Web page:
Aldous Huxley
English writer

Aldous Huxley, English writer, essayist, and critic, was born on July 26, 1894 in Godalming, Surrey, England. From 1908 to 1913 he was studying at Eton College, Berkshire. When he was 16 he had the keratitis that led him to eighteen-month blindness. By dint of special glasses he recover sight of one eye, he could read, but used Braile type as well. Despite eyesight problems he continued his study at Balliol College, Oxford, where he got a bachelor`s degree of human sciences in 1916. Due to bad state of health he was exempted from military service during the First World War. In 1917 he worked in the Ministry of Military in London and held classes at Eton and Repton colleges.

His first poetry collection emerged in 1916. During 1920-1921 he worked as theatre critic for Westminster Chronicle and as librarian at Chelsea book club. In 1921 he finished his first novel Crome Yellow. During the 1920s he was living in Italy. In 1930s he moved to Sanary, near Toulon where he wrote his dystopian novel Brave New World. In first year of sales more than 28 000 copies were sold in England and the USA.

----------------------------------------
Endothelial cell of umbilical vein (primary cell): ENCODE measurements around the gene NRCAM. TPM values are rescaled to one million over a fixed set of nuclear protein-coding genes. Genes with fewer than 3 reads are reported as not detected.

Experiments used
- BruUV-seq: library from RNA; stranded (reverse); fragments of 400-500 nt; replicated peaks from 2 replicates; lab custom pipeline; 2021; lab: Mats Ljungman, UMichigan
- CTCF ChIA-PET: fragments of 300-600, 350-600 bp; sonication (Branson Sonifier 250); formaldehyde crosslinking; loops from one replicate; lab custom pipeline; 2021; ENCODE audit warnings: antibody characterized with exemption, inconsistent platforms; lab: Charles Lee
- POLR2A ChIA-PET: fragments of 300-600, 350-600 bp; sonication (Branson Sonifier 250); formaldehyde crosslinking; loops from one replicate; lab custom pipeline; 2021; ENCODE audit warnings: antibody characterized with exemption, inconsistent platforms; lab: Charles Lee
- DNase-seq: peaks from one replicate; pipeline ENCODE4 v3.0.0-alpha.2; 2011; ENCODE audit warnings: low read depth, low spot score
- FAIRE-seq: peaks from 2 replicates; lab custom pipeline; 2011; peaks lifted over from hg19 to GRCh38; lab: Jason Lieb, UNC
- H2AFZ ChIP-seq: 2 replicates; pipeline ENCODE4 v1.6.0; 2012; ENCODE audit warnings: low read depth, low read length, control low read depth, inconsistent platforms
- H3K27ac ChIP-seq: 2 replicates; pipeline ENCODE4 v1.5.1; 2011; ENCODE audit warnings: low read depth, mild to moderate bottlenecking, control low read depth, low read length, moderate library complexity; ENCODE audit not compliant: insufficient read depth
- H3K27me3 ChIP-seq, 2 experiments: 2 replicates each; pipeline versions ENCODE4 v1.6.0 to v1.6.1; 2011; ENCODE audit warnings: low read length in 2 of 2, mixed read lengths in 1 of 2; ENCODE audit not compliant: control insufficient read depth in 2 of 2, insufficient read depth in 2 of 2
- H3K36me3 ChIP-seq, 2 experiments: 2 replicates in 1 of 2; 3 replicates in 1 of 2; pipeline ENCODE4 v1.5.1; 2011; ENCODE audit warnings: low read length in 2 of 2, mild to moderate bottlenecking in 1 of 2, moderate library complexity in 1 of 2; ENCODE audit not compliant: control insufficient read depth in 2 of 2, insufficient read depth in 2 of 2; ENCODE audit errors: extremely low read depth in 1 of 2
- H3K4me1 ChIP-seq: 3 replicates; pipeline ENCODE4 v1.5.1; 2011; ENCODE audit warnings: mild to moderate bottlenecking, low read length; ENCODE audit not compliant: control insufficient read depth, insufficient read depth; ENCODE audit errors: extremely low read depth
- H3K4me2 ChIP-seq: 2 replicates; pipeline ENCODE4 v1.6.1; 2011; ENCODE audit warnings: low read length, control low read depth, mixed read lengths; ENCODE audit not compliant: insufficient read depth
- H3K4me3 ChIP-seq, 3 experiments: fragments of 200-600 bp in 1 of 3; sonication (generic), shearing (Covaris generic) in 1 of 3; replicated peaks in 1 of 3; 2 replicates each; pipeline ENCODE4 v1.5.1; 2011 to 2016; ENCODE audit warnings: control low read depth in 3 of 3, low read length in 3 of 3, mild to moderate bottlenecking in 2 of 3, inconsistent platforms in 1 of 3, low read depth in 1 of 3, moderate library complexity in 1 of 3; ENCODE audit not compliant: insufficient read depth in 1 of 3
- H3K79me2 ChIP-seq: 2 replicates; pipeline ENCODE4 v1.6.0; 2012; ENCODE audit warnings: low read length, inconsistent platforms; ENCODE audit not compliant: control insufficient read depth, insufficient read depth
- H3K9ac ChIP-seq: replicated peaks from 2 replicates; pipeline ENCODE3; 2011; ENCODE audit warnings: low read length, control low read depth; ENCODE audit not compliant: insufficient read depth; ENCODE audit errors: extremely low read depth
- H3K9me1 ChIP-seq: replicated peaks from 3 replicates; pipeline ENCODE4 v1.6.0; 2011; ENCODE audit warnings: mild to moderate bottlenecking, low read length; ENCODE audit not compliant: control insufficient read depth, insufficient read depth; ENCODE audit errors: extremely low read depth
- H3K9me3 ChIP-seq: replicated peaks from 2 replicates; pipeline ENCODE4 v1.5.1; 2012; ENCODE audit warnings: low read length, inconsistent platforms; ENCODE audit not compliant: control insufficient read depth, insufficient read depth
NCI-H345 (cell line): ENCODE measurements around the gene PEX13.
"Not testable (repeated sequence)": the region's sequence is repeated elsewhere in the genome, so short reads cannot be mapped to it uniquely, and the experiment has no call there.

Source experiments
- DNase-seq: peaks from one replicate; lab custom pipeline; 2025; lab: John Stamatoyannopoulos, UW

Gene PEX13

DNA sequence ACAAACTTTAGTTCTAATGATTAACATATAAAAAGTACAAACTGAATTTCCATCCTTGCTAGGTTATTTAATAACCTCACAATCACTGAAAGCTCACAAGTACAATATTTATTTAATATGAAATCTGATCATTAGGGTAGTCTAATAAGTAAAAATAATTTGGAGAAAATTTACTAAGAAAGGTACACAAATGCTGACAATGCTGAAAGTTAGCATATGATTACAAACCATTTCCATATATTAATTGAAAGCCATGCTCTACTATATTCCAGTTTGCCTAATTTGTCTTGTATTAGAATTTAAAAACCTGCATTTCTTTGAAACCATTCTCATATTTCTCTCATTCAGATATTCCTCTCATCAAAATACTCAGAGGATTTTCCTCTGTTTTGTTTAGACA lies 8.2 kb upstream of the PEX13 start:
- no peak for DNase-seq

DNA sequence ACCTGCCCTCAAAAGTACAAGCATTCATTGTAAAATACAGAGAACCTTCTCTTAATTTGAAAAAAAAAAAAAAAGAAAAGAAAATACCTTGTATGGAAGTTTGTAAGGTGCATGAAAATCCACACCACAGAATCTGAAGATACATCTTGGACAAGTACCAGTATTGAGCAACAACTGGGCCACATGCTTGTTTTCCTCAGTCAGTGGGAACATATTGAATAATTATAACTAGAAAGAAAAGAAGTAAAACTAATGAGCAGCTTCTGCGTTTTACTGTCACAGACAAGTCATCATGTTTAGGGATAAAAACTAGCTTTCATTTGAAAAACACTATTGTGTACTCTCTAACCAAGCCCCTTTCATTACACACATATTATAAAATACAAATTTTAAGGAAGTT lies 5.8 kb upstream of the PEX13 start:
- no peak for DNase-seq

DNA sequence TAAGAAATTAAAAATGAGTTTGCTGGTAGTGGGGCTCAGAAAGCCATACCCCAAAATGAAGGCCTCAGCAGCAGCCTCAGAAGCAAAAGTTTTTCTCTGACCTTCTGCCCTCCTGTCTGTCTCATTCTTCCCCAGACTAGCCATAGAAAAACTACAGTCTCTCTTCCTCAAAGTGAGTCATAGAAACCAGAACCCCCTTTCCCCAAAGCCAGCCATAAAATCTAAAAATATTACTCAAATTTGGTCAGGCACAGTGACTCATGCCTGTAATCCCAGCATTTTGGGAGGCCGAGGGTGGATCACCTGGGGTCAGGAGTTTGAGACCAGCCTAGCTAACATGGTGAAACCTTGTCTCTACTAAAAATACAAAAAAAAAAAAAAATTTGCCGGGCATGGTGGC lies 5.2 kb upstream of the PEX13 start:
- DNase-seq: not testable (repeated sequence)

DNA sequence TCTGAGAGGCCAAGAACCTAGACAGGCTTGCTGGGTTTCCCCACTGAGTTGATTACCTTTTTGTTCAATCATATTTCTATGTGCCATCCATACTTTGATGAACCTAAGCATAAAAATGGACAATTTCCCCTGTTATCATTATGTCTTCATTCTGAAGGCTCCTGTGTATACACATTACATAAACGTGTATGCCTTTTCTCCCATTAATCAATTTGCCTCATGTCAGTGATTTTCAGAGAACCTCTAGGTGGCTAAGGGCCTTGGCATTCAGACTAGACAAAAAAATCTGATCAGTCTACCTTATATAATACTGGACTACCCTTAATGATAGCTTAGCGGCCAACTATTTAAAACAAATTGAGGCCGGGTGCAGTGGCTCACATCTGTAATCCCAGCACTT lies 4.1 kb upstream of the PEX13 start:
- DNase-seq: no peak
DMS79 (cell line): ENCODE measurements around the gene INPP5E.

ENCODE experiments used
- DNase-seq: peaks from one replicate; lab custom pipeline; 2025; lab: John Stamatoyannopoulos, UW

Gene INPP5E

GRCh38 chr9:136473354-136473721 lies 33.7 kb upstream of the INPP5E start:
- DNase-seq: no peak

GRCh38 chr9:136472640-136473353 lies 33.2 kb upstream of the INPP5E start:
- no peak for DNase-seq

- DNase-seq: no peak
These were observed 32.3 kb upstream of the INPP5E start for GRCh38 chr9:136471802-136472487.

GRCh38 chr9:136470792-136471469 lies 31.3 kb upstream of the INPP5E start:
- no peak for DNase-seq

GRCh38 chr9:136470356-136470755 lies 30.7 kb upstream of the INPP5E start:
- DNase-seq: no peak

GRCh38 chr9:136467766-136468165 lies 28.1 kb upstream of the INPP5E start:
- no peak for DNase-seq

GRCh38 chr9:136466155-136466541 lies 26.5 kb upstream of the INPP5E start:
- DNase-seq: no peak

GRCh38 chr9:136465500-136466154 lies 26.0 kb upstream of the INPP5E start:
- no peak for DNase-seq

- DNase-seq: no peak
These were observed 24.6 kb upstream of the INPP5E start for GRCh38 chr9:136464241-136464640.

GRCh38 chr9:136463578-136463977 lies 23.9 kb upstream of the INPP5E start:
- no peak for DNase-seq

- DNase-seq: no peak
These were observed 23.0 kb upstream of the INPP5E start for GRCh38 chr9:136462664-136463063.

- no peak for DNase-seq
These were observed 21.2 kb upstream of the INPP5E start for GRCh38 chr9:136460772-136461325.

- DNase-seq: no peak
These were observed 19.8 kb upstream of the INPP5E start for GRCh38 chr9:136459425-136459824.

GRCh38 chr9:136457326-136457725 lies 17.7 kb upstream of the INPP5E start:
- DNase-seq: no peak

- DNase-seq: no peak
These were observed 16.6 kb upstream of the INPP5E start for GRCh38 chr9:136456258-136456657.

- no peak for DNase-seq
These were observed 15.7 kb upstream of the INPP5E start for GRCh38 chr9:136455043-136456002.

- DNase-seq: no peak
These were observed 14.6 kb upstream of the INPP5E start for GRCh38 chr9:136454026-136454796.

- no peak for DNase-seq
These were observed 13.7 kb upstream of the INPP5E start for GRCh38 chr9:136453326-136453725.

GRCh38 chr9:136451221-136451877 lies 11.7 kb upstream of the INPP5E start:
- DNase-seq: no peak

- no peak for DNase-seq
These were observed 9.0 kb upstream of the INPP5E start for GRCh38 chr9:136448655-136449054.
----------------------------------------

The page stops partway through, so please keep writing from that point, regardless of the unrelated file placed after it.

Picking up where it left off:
Other novels by Aldous Huxley: Antic Hay (1923), Those Barren Leaves (1925), Point Counter Point (1928), Eyeless in Gaza (1936), After Many a Summer (1939), Time Must Have a Stop (1944), The Genius and the Goddess (1955), Island (1962).

In 1937 Huxley moved to Los-Angeles, California with his wife Maria, son Matthew and friend Gerald Heard. Californian climate was fair for writer`s eyesight. After moving Huxley stopped writing mescaline fiction. In fact, writer had experience with LSD.

Aldous Huxley died on November 22, 1963 in Los-Angeles.